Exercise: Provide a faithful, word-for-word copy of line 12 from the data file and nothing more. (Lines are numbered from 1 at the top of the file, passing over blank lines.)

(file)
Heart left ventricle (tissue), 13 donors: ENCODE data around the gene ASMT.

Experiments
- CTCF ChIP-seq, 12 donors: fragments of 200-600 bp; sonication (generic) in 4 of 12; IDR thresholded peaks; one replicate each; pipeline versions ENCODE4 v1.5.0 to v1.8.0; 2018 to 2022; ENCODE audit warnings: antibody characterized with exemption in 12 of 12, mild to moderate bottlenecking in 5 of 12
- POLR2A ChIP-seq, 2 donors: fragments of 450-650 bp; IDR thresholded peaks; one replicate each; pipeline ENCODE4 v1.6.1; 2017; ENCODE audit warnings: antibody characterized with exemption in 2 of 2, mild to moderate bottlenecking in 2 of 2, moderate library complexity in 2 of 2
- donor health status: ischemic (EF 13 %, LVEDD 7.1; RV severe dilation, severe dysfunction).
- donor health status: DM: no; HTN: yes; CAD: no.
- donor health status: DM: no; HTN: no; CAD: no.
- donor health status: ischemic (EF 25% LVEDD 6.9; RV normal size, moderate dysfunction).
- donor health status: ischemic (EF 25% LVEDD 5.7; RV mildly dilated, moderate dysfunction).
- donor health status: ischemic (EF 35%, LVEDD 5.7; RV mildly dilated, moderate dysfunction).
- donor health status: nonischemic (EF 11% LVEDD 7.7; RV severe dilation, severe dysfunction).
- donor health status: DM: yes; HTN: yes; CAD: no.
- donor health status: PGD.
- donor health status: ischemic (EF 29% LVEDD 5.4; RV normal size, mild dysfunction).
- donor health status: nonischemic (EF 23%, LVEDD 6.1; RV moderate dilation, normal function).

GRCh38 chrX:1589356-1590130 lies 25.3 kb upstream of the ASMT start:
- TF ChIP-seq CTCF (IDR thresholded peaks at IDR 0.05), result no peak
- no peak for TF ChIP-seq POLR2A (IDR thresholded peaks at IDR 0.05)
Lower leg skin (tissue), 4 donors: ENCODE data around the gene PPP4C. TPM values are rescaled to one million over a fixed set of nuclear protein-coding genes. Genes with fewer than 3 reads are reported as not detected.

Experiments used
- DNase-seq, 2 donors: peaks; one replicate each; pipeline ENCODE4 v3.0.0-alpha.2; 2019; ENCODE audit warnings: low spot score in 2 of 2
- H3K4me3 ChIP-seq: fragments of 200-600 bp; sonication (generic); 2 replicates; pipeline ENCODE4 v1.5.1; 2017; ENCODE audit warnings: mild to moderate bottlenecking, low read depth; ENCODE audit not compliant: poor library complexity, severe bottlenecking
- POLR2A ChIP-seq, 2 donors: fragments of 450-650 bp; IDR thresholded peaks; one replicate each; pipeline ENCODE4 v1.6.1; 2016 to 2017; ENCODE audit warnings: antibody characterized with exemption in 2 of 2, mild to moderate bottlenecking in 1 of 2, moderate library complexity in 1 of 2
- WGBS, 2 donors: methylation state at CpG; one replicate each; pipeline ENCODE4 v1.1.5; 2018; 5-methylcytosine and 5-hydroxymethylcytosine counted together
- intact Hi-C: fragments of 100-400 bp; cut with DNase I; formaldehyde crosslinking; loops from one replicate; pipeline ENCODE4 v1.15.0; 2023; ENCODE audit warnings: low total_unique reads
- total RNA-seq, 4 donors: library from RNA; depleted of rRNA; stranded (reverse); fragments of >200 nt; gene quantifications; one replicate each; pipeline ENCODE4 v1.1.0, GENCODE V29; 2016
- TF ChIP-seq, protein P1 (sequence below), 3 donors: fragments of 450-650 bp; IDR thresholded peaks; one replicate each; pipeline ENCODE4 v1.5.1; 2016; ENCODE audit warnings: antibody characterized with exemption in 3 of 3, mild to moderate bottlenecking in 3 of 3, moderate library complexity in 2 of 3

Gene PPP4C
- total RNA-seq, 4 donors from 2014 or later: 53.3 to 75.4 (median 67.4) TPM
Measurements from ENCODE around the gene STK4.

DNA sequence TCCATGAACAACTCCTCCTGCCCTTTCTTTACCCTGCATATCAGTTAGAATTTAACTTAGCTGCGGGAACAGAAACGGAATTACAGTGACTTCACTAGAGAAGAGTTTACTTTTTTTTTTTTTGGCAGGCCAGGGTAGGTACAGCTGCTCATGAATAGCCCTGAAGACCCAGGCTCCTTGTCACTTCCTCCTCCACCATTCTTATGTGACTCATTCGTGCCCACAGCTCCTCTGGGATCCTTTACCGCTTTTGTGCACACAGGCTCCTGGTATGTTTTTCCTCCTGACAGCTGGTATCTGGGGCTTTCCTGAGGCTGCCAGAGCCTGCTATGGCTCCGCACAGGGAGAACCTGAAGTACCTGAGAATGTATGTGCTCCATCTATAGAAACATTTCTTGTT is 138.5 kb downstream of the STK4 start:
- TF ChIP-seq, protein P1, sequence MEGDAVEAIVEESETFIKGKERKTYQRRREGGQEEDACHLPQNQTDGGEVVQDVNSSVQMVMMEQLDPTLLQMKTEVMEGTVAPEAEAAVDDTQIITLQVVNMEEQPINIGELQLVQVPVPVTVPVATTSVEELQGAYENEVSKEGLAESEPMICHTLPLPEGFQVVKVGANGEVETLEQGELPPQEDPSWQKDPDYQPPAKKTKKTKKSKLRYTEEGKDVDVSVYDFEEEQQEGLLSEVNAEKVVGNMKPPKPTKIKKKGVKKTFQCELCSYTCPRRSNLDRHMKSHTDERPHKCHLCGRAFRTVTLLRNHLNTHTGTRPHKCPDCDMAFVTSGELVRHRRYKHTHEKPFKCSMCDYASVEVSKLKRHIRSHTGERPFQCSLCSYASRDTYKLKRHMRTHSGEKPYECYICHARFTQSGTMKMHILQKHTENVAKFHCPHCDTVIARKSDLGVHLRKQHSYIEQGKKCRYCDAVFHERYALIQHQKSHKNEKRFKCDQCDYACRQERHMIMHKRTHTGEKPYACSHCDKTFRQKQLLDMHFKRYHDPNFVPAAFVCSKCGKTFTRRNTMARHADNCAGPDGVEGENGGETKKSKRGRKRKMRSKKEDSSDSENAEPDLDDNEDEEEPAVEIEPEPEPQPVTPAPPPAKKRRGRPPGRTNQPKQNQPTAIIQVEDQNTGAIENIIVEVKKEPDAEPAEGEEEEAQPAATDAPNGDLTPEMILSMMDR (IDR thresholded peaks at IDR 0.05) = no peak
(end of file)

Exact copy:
- donor health status: DM: yes; HTN: yes; CAD: no.